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Still Chugging Along

Volcanoes are erupting in The Philippines, but on-fire Australia received some welcome rain. The Iran war cries have been called off and The Donald’s military powers are about to be hamstrung by the Senate. Meanwhile, his impeachment trial is starting, and we’re all on Twitter for a front-row seat.

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What Could Go Right? A pluralistic utopia

Plus, vaccinating away breast cancer, hauling plastic out of our oceans, and what success at the UN’s climate change conference would look like.

Emma Varvaloucas

Emma Varvaloucas

This is our weekly newsletter, What Could Go Right? Sign up here to receive it in your inbox every Thursday at 6am ET. You can read past issues here.

Pluralism’s day in the sun
Maybe we can actually all hold hands and sing “Kumbaya.” In a far cry from what many expect from humanity, in the 17 advanced economies recently surveyed by the Pew Research Center, wide majorities now describe where they live “as benefiting from people of different ethnic groups, religions, and races.” In countries like New Zealand, Canada, the United Kingdom, and yes, the United States, at least 80% viewed diversity positively. In Singapore, apparent world diversity champion, 92% agreed that diversity “makes for a better place to live.”

Data from Pew Research Center

Japan and Greece were the only two countries surveyed to not hit 60%. But even Greece has changed dramatically since 2017, when the poll was last conducted. The percentage of people who view diversity positively has doubled since then, when 62% of Greeks said diversity made the country a worse place to live. The Pew report also states that younger generations are more open to diversity than older ones, a point so banal that it is taken for granted these days. Imagine the handwringing if it were the opposite, though.

(Speaking of diversity, soon the US will be putting its money where its mouth is. Maya Angelou is about to make her debut on the quarter, the first woman ever to do so.)

A spate of climate commitments
Sunday marks the start of the 26th meeting of the annual climate negotiations hosted by the United Nations (UN Climate Change Conference of the Parties, or COP26 for short). We all know what is at stake.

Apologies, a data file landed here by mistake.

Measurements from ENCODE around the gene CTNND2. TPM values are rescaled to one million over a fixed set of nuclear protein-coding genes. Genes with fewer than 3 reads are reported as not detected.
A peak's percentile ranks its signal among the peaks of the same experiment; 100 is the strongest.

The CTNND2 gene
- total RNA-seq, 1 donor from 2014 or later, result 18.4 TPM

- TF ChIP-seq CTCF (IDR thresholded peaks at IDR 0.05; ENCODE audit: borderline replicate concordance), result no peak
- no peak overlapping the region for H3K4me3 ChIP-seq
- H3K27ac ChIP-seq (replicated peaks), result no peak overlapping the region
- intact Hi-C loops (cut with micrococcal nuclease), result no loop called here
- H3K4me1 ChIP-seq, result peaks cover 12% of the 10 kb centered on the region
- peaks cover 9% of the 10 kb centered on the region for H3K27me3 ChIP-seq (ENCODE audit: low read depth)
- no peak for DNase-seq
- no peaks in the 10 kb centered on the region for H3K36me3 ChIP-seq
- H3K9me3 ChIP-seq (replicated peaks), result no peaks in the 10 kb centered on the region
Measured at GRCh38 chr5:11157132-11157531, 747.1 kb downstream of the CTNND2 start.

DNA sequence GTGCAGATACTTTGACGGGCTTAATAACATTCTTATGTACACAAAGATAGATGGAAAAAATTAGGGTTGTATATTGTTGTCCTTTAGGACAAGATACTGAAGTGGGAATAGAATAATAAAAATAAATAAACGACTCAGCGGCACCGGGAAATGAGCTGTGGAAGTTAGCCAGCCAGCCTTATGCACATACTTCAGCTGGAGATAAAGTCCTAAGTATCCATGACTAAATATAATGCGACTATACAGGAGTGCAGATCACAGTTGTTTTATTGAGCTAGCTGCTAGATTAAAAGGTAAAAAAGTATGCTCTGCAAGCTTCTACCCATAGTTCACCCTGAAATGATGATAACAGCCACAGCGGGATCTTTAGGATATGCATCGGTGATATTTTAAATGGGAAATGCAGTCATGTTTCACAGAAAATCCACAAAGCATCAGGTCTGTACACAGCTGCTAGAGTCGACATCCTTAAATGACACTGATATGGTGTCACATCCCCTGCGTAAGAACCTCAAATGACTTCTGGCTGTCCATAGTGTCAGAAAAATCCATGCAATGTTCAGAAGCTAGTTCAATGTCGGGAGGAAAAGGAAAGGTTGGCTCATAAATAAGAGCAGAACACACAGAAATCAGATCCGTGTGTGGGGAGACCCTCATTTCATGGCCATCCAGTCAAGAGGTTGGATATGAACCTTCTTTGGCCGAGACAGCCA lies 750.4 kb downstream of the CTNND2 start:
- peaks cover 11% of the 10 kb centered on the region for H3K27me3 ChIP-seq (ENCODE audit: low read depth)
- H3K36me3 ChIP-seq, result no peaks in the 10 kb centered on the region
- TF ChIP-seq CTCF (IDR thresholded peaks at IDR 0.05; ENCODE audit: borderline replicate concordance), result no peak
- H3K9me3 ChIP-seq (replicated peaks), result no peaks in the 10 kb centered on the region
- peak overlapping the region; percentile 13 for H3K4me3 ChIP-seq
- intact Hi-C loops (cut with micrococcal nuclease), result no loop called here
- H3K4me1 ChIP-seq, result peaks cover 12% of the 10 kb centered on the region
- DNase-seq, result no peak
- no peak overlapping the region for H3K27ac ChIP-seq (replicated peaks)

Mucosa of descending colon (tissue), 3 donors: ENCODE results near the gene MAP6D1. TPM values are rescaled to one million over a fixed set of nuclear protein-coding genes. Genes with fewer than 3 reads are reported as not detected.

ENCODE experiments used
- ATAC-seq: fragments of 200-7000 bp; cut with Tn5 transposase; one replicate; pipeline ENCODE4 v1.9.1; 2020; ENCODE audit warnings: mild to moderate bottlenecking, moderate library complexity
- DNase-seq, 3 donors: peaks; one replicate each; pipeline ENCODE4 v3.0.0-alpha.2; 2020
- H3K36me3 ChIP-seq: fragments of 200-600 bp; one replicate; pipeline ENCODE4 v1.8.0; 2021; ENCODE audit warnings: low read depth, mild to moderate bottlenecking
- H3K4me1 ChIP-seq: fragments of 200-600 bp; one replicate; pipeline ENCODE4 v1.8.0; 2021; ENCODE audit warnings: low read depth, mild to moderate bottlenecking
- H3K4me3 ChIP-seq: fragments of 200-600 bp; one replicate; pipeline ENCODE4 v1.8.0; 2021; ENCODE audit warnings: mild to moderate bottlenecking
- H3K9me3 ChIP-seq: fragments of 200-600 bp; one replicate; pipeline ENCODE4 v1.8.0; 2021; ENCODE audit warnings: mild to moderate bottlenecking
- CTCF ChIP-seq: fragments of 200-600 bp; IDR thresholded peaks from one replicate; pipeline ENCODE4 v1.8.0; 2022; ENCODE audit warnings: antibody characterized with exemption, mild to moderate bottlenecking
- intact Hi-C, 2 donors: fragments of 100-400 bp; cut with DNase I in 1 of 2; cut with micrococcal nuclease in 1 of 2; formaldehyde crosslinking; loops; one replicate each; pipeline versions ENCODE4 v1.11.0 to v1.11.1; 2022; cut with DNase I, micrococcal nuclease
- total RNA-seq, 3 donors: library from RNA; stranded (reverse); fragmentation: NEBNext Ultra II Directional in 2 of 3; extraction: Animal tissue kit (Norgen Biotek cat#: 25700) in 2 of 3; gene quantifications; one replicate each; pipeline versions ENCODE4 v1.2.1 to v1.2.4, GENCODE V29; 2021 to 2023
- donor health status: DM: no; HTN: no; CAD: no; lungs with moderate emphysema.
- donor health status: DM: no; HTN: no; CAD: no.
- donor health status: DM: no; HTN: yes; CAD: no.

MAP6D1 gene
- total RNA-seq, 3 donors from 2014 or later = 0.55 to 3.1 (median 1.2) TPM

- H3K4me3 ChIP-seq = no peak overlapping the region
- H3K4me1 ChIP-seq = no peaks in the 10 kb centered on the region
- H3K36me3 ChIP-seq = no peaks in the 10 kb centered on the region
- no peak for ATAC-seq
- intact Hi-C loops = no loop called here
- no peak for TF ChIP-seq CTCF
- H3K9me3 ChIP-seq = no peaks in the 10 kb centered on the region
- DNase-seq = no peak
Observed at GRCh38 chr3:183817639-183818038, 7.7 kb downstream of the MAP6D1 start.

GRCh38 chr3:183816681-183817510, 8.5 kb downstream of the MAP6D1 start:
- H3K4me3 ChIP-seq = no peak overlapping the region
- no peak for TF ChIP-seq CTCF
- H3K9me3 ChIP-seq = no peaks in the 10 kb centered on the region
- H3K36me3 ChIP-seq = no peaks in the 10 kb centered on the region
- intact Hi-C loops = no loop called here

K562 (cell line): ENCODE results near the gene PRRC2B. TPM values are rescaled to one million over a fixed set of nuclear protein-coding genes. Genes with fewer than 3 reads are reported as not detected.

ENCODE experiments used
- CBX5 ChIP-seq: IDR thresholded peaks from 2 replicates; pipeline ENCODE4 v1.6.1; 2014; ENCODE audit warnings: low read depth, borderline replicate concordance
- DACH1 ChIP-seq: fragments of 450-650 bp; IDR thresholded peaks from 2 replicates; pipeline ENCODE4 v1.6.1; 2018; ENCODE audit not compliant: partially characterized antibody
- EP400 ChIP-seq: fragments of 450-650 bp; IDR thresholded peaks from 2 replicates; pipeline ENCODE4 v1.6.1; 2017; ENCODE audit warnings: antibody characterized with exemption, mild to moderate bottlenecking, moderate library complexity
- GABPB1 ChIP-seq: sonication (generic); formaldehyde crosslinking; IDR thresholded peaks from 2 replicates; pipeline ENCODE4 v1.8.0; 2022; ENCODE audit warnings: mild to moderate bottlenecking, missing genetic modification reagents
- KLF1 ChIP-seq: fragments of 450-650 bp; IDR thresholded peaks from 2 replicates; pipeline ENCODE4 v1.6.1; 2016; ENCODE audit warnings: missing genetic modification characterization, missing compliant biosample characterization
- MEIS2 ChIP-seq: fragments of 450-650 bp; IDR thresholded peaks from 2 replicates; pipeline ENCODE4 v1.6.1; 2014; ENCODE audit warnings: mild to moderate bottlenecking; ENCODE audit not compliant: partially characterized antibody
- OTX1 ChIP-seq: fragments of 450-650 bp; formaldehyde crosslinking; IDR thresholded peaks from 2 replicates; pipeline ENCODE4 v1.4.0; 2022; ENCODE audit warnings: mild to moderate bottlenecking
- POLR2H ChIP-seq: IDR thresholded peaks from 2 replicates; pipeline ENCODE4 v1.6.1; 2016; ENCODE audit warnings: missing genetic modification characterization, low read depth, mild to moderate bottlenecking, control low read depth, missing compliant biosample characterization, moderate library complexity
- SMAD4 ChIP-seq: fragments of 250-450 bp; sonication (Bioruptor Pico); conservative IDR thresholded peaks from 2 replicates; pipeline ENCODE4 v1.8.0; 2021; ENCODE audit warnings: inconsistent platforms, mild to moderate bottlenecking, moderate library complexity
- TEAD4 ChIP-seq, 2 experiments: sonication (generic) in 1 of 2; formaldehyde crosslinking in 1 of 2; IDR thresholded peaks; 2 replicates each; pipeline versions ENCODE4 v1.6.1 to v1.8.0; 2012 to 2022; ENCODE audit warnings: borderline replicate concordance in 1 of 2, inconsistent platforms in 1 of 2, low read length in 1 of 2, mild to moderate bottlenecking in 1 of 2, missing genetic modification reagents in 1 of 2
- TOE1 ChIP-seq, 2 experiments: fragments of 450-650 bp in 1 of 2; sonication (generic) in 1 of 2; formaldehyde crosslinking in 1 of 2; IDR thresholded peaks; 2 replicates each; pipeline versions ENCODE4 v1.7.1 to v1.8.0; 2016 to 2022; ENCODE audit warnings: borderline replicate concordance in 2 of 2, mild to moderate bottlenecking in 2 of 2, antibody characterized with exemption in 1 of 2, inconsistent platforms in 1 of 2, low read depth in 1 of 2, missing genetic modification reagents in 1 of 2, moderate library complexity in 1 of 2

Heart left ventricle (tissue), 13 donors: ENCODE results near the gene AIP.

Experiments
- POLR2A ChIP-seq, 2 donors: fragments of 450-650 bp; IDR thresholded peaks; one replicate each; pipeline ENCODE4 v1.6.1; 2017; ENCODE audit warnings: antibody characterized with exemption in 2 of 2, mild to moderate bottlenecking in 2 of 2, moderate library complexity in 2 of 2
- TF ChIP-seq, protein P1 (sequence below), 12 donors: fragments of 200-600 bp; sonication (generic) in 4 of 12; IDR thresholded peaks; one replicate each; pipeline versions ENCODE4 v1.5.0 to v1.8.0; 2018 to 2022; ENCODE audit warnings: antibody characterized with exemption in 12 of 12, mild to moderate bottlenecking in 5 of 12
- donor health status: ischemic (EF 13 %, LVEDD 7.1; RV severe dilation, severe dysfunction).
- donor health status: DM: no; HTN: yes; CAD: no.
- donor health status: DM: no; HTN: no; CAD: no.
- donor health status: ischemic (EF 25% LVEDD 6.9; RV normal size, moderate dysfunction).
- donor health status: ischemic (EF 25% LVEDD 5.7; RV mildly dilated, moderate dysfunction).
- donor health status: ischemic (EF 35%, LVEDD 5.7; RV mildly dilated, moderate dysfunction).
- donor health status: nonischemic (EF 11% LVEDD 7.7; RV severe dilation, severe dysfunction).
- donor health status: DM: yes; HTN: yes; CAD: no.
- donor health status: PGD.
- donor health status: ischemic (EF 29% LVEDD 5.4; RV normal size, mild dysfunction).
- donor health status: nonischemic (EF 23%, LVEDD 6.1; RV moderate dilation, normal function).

Nature’s Jeff Tollefson has a balanced and easily digestible explainer here of the history of the conference, participating countries’ current climate policies and where they are leading us, and what success would look like coming out of COP26. “. . . if all 131 countries that have announced or discussed net-zero pledges were to follow through,” he writes, “the projected global temperature increase would be limited to around 2°C above pre-industrial temperatures. That is still short of the Paris 1.5°C goal, but a marked improvement compared with the future scientists were predicting a decade ago.”

One note about that Paris goal. Breakthrough Institute’s Alex Trembath and Ted Nordhaus, writing in Persuasion yesterday about how to make real progress on climate change, pointed out something that few may have realized: the goalposts have moved. The agreement made in Paris was for 1.5–2°C of warming, a fact often elided by news coverage that now favors 1.5°C of warming as the standard to be met. (Tollefson mentions this fact but then subs in the 1.5°C goal as the article continues.)   

The meeting has already led to a spate of new climate commitments, including ones from coal-heavy nations like Australia and China as well as from industries like cement. While there’s no telling if such commitments will actually be followed, “the fact that policy-makers today are prepared to make ambitious climate commitments reflects growing confidence in their ability to meet them,” write Trembath and Nordhaus.

We’ll see soon if COP26 will be heralded as a success or will wither on the vine. Long-term, let us be suffused with the energy of the words of economist Johannes Emmerling, which close the Nature piece. “It’s certainly doable,” he says about the shift to clean energy, “and I would say it’s also inevitable.” 

A small collection of other environmental progress
There’s the Cabbage Patch Kids. Then there’s the Great Pacific Garbage Patch, an expanse of ocean between Hawaii and California where 1.8 trillion pieces of plastic now live (including some plastic Cabbage Patch Kid heads, probably). Earlier this month, after almost ten years of trying, the nonprofit The Ocean Cleanup deployed a device, nicknamed Jenny, to clean up the plastic, successfully hauling out nearly 20,000 pounds of it. While Jenny is no cure-all—it doesn’t reach plastics below the waters’ surface, for one—its potential for significant improvement has now been proven. The organization’s founder, 27-year-old Dutchman Boyan Slat, “estimated that the team would need about 10 Jennys to clean up 50% of the Great Pacific Garbage Patch in five years.” We’re watching to see if this will scale up to a worldwide cleanup project.